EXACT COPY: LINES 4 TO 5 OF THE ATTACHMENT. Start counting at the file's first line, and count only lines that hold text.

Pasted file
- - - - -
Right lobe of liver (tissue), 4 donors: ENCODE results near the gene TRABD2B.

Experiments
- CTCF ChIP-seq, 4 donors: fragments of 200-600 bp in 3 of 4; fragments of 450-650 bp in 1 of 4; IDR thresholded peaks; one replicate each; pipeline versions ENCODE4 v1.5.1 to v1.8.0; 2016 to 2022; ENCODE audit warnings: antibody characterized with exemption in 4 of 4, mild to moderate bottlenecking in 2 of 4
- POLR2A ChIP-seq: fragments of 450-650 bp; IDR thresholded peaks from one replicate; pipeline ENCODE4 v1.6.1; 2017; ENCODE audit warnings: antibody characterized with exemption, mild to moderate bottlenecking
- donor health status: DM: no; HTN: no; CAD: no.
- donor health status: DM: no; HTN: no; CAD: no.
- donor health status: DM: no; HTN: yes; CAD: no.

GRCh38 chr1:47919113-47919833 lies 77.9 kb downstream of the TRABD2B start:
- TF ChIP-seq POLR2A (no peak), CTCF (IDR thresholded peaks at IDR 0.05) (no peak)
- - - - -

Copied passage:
- POLR2A ChIP-seq: fragments of 450-650 bp; IDR thresholded peaks from one replicate; pipeline ENCODE4 v1.6.1; 2017; ENCODE audit warnings: antibody characterized with exemption, mild to moderate bottlenecking
- donor health status: DM: no; HTN: no; CAD: no.